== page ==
(See, already there you go, asking why I have to put it just that way. Can’t I use nicer language?)

We have limited ourselves to addressing matters that don’t need addressing, so as to drown out the screaming of the things that do.


5 thoughts on “It’s Always Time to Talk About Shit That Doesn’t Matter

  1. MapleStreet says:

    Well said!
    Facts are that the majority of people watching violent movies are using them for escapism and have no plans for violence. Ditto for video games. etc. The majority of the mentally ill are not violent.
    But I see the folks trash talking about how they will use their guns to blow away anyone who offends them.
    I note that the 2 implicated in Columbine were from a heavy military town and Columbine also had strong military ties.
    I also see Aaargh’s comment in an earlier thread and note that some folks here have also posted that teachers should have guns. (Obviously, we screen the kids with metal detectors as they enter school but the teacher has a loaded gun in their desk, right on top of the test which the kids are breaking into the desk to steal. What could go wrong? And no teachers have psychopathology? Not to mention that the guns for defense folk have never explained the dichotomy that a weapon for defense needs to be readily available, loaded while safety mandates guns be in locked racks, unloaded, and trigger locks in place – plus the problem of cheap pistols with hair triggers being carried around while loaded).
    Fact is that we have “real life” instructing us in violence.

  2. montag says:

    The, uh, “fiscal bluff” (someone coined that one, and it’s good) is a perfect example. It’s a manufactured crisis upon which everyone is supposed to dwell, obsess over and endlessly comment, so that the genuine problems–the literally and politically dangerous ones–can be safely ignored.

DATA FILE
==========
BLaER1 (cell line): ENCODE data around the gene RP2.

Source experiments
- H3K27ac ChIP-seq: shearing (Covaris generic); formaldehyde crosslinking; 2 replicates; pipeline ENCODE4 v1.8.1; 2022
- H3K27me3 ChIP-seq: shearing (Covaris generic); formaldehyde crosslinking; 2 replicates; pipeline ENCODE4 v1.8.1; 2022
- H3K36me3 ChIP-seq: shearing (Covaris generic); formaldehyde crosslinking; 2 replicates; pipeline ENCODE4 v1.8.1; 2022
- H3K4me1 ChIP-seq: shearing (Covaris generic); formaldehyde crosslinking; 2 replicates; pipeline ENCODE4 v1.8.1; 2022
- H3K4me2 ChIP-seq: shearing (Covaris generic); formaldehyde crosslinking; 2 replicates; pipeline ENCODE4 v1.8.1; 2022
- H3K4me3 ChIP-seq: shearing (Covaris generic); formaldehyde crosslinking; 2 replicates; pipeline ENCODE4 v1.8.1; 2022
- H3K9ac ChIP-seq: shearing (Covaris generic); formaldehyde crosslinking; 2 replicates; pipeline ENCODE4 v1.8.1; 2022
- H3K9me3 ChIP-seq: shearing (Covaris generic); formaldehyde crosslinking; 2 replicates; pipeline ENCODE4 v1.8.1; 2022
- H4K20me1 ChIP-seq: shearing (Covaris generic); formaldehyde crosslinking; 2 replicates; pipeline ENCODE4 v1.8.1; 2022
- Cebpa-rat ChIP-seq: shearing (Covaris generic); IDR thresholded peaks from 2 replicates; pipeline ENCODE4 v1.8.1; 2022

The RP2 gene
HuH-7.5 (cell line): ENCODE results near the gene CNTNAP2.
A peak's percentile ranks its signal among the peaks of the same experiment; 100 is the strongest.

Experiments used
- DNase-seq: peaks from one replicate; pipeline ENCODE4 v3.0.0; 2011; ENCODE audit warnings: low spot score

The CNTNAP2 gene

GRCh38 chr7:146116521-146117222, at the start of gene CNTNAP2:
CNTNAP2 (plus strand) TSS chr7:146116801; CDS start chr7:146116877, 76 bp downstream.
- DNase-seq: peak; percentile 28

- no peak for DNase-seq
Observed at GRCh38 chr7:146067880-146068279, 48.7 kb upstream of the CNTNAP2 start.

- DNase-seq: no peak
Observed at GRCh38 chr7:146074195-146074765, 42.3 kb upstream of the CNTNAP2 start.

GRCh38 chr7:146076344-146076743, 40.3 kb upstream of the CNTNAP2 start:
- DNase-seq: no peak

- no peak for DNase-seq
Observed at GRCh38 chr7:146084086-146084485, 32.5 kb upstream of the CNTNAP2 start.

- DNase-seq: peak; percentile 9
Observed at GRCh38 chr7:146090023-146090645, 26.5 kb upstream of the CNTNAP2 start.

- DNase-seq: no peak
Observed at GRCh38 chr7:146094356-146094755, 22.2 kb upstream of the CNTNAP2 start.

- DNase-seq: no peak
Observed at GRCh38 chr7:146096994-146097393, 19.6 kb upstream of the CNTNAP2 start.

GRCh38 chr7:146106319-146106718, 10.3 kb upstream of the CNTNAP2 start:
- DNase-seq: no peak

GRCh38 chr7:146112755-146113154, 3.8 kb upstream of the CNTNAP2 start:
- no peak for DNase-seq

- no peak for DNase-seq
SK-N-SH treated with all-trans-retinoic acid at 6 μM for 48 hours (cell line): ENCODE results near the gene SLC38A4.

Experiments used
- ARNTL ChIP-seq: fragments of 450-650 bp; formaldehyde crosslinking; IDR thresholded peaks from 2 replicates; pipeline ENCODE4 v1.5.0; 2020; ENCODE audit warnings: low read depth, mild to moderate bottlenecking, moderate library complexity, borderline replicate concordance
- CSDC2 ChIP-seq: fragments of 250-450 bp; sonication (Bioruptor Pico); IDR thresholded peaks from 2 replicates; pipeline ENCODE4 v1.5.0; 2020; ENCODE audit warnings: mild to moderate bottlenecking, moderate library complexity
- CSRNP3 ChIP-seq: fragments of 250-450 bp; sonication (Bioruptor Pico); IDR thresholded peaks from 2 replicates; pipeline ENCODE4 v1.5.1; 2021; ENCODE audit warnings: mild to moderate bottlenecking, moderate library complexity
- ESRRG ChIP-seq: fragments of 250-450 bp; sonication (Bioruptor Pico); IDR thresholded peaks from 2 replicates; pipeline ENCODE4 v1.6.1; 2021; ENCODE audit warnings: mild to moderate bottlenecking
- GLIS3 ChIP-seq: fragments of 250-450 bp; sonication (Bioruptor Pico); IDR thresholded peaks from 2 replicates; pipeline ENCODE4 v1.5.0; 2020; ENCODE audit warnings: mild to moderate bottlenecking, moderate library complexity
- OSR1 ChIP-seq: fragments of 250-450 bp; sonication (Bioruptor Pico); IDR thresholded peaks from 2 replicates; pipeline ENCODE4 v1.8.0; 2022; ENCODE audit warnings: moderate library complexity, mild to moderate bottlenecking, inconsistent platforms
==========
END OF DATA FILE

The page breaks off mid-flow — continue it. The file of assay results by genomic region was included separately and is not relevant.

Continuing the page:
And yet, that bothersome busybody, reality, continues to intrude. Banksters blow up the economy, drones blow up people, pipelines leak, water supplies are contaminated, wars grind on, and with frightening regularity, some frustrated asshole with a head full of dangerous ideas and military-grade weapons and a deep-seated grudge sprays a bunch of bullets around, either as a means of ending it all or as a means of proving a point only he understands.
    The supreme irony, of course, is that we have, over sixty-odd years, adopted–and obsessively funded–the government’s very narrow view of what constitutes “national security,” to such extremes that we are not allowed to question why all the essential elements of our security are steadily eroding from within.

  3. pansypoo says:

    teevee gnews might be far more dangerous.

  4. MapleStreet says:

    Of course, the attempts of the news media to perform a psychological autopsy of the shooter draw him anywhere from a perfect saint to a nerd/geek with Asperger’s to a really weird kid who no one who knew him is surprised.
    It is becoming clear enough that he was in some way “different”. As such he undoubtedly received repeated special attention (systematic harassment/bullying) from his peers. (I can’t help but think of the movie Carie.)
    The weapons were reportedly purchased by his mother. These were not “riflery 101” weapons. These were firearms intended to fire rapidly and cause damage. While it is clear that the father was fairly affluent (and passed it along to his ex-wife and son), one has to wonder about why she purchased these weapons.
    What I find myself stopping at is how the debate is the same as 50 years ago. I remember an All in the Family episode where Archie gave an opinion piece to the local news station. Basically guns don’t kill people, people kill people. In the piece he advocated that we could stop hijacking of airliners if instead of checking people for weapons at the gate, we issued a firearm to each person as they boarded the plane. No one would dare try to hijack the plane with all the passengers firing at him.

  5. Robert M. says:

    I mostly lurk, but writing like your closing sentence there is what keeps me reading. Never stop.